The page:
Tax Reform Converges Fortuitously with Social
Investor's Business Daily
April 12, 2005
By Ernest S. Christian
The president's proposal to modernize Social
Security with "personal retirement accounts" has
much in common with his effort to reform the tax code. So
much, in fact, that it is hard to think about one without
Personal accounts and tax reform both enable more Americans
to gain that special freedom that comes with ownership. Tax
reform stimulates the GDP (and stock market) growth that personal
accounts need for maximum success. Personal accounts offset
a double tax on wage income, and tax reform seeks to eliminate
double taxation of all income. Both reforms help preserve
retirement security for the future.
Because of too few workers and too many retirees, beginning
in 2018 and continuing each year thereafter, FICA payroll
tax receipts will fall short of covering the scheduled annual
payments to retirees.
To make up for these continuing annual shortfalls, the government
will have to start repaying the "debt" it owes to
the trust fund for the trillions of dollars of payroll taxes
it has in past years spent for other purposes.
By 2042, the cumulative shortfall will have used up the
entire amount (plus interest) owed to the trust fund. At that
point, with no more intragovernmental debt to cash in and
with outflows continuing to exceed payroll tax inflows, the
trust fund will be insolvent - unable to meet its obligations
as they become due.
Because the government has already spent the money borrowed
from the trust fund, in order to repay it and thereby keep
the trust fund afloat until 2042, the government must cut
other spending, borrow more money in the public debt market,
or raise taxes - in large amounts.
For example, income tax hikes designed to match the debt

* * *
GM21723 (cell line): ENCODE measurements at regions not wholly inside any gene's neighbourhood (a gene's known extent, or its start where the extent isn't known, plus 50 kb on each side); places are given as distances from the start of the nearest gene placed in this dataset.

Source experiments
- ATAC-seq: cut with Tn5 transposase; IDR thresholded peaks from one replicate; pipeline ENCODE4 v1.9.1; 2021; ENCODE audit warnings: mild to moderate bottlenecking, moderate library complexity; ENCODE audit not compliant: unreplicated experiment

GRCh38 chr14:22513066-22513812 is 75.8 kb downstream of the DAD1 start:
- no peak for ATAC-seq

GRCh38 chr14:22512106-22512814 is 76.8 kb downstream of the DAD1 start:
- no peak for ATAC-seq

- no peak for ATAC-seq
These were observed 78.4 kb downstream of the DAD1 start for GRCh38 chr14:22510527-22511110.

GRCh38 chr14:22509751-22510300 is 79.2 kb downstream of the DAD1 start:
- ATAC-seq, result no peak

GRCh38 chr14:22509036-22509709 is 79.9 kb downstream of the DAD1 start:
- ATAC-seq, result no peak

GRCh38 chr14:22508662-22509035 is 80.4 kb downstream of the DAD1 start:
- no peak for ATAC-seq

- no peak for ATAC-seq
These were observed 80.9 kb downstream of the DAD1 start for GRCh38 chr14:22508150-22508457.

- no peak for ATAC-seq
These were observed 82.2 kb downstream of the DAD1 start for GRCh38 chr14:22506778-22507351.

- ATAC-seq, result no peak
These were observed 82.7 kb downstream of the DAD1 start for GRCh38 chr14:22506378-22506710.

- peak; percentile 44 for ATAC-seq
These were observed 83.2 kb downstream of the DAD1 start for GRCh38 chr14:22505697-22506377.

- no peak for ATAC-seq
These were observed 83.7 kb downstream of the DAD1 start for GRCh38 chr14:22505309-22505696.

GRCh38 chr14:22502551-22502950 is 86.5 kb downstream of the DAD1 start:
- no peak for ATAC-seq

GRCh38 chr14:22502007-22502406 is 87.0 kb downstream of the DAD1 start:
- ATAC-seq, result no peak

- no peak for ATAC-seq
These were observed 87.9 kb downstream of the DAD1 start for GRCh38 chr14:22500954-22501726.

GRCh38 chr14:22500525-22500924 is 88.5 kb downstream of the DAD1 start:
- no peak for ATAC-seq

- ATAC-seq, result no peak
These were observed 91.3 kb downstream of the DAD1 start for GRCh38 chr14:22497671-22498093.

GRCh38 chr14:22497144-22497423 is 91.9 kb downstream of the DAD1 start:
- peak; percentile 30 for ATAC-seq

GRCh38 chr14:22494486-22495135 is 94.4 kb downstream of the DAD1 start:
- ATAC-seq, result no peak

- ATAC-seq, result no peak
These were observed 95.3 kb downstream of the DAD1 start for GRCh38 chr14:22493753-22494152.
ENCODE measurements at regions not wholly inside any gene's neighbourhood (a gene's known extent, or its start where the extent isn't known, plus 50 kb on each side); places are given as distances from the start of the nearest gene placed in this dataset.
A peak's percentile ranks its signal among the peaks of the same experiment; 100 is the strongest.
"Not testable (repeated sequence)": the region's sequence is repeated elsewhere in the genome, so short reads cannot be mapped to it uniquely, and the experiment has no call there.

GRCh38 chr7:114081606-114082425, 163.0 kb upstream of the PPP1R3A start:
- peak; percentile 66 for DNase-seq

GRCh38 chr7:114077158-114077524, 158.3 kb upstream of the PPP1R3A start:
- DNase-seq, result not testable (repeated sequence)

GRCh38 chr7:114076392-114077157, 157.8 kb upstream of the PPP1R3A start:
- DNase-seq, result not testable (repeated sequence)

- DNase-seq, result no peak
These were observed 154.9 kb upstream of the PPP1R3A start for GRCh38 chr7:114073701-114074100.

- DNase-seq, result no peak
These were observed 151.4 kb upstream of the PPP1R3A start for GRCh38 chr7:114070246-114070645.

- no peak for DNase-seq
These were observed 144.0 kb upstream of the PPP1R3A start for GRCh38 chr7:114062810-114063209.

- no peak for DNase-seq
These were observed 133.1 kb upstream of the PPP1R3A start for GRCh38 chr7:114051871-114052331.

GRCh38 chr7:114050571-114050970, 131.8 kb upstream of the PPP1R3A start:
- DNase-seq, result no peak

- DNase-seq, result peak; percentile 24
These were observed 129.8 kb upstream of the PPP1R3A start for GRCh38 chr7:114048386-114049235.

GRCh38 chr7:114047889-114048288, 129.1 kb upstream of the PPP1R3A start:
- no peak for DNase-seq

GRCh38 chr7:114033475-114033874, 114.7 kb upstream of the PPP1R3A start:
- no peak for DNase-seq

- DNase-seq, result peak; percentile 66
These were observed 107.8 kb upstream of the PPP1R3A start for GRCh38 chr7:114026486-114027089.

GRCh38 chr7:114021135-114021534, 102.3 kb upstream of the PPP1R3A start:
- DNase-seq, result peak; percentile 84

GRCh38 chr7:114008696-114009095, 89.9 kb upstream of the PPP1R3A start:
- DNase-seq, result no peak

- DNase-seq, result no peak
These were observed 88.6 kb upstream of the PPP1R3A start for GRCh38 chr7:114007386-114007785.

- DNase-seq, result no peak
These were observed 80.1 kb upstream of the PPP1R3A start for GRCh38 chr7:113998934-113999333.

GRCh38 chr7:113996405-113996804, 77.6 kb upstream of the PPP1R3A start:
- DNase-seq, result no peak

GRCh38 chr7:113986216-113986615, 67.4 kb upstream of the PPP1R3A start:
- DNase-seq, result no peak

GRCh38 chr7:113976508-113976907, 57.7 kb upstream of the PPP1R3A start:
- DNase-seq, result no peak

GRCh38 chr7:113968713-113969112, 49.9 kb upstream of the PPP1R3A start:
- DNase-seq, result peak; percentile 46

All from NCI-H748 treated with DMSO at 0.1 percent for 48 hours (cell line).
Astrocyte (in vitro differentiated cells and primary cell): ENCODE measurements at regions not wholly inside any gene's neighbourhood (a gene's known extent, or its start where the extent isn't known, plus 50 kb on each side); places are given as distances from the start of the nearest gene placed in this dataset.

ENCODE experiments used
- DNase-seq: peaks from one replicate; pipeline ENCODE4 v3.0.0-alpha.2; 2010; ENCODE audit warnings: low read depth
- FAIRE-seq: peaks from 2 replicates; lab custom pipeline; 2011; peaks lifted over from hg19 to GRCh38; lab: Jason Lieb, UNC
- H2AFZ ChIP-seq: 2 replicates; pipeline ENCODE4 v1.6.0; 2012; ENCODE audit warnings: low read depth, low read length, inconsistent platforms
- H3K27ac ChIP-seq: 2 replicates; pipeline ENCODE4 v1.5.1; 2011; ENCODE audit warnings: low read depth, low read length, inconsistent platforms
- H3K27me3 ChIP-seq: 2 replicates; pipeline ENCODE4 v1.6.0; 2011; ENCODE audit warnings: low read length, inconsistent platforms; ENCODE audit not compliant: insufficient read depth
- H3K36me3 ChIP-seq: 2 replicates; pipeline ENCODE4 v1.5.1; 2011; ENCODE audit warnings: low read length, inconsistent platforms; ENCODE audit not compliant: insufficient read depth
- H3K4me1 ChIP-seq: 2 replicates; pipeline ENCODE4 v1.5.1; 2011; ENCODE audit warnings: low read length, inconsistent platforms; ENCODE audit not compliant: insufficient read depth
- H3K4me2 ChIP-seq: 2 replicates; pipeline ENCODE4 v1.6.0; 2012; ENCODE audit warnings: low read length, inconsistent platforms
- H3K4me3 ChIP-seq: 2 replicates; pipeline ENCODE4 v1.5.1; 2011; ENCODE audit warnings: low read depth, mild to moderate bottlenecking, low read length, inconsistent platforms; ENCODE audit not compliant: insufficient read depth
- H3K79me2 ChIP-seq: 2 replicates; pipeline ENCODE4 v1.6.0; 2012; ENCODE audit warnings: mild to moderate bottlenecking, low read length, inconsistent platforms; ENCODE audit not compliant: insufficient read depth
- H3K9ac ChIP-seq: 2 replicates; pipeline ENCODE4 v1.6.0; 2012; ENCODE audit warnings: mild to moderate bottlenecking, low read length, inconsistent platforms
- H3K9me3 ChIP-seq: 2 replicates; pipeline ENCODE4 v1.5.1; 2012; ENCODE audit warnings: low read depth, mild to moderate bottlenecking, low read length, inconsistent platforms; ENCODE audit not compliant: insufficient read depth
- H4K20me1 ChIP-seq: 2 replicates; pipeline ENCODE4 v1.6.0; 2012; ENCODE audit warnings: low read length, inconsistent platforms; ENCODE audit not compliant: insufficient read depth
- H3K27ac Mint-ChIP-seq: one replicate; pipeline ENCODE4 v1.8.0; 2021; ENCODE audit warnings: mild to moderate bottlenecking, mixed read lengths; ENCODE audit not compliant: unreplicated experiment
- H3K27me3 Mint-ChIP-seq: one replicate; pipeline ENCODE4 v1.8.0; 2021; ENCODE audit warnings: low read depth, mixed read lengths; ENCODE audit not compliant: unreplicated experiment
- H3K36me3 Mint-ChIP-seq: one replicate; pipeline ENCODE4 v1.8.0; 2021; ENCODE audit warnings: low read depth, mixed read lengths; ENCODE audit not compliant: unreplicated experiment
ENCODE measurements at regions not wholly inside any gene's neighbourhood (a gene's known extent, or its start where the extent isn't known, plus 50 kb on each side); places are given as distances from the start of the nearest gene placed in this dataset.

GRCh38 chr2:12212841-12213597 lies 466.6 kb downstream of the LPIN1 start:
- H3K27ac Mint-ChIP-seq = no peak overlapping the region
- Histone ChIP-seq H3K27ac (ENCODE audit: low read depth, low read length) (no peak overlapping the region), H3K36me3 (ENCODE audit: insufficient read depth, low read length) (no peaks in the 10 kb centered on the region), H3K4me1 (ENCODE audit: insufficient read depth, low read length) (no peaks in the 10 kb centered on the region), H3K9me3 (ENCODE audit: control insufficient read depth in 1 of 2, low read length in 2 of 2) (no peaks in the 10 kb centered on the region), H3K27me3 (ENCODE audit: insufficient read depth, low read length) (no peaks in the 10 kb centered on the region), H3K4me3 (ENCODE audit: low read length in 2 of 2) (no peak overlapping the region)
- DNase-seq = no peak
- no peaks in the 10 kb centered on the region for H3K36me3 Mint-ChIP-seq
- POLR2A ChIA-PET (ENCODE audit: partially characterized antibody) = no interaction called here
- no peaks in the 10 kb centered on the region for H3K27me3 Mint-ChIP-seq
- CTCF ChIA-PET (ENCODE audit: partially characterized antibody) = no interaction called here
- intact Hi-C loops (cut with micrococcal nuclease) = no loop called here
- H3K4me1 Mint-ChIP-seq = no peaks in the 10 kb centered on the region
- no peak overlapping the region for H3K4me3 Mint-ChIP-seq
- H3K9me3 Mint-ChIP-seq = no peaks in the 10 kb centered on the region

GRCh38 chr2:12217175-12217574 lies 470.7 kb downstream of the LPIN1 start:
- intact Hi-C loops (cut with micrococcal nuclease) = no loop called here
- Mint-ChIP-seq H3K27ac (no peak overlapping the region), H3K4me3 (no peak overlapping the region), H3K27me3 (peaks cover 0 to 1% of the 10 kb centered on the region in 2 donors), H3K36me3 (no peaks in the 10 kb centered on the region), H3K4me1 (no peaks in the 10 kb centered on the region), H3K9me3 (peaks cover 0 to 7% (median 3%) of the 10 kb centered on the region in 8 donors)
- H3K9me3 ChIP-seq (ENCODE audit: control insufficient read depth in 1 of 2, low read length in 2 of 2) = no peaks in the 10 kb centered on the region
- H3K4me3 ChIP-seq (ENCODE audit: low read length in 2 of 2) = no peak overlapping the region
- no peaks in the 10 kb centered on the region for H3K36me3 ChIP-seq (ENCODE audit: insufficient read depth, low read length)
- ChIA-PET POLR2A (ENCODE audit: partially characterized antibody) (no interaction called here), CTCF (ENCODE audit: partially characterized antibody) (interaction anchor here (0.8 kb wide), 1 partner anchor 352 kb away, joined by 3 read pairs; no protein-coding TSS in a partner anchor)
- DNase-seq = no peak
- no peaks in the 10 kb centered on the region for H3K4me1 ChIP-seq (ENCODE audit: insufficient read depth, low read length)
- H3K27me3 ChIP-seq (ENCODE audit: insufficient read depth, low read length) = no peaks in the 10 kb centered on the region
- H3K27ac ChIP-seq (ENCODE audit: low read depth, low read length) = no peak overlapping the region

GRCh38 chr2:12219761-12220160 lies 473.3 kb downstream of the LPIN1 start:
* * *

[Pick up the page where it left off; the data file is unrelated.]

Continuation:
repayment schedule would start in 2018, quickly rise to $500
billion per year and, by 2042, total more than $7 trillion
in today's dollars (or roughly twice that amount in future
dollars devalued by predicted inflation).
The Ponzi scheme nature of traditional Social Security financing
thus far has hidden from public view impending tax increases
of very large proportions. It has also misled the American
people about the taxes they are already paying.
Social Security "trust fund" mythology aside,
the 6.2% OASDI payroll tax extracted from the wage income
of working Americans is fundamentally no different from the
income tax they also pay on that same wage income at progressive
rates that currently range from 10% to 35%. The only real
differences are that the payroll tax is imposed at a flat
rate, applies only to the first $90,000 of wages, and is concentrated
on low- and middle-income people who work.
Something Of Their Own
There once was the mythology that our payroll taxes were
going into a trust fund where they would be held for us until
our old age and then paid back to us as a Social Security
retirement annuity. Of course, as we all now know, that was
The only thing in the trust fund is a stack of government
IOUs to itself. Except for a two step bookkeeping transaction,
payroll taxes go into the Treasury's general fund just like
income taxes and are used to pay the overall costs of government,
ranging from congressional salaries to national defense to
annuities for current retirees.
When understood in this way, which is especially powerful
from the perspective of younger earners, it is obvious that
the president's personal retirement account proposal is primarily